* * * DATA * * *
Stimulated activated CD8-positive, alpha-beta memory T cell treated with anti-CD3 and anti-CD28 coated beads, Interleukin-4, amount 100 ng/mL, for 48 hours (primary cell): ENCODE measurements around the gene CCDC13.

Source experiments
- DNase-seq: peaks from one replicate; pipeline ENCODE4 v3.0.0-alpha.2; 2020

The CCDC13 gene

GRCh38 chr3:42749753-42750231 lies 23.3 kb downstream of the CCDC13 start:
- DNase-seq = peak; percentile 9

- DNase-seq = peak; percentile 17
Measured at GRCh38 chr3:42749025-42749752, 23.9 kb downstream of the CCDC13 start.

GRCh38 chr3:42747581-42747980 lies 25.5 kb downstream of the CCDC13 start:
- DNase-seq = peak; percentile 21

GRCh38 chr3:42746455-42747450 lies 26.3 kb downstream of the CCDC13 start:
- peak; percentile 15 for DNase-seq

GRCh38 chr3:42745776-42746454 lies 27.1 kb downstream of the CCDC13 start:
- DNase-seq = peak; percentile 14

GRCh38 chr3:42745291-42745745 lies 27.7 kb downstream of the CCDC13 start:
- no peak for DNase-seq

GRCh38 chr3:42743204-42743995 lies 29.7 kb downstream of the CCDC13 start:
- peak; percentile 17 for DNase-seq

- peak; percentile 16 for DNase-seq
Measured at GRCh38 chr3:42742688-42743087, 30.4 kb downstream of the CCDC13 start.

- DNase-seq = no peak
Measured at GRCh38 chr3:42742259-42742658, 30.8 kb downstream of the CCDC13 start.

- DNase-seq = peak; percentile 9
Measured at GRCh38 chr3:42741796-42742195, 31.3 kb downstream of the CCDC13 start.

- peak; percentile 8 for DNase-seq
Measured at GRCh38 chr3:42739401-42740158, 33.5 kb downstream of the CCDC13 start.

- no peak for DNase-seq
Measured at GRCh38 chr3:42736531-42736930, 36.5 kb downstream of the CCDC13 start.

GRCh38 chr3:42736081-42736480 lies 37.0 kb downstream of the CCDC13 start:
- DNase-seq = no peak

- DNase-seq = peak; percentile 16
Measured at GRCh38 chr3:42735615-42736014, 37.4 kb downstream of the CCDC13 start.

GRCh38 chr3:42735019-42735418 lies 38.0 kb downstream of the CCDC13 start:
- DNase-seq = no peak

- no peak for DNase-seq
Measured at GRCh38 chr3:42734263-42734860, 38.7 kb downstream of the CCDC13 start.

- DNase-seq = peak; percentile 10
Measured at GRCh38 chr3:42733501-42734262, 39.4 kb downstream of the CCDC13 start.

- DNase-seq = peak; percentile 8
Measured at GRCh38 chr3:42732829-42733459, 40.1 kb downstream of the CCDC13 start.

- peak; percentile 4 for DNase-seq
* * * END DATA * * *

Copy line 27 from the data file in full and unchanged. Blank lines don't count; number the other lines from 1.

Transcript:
- no peak for DNase-seq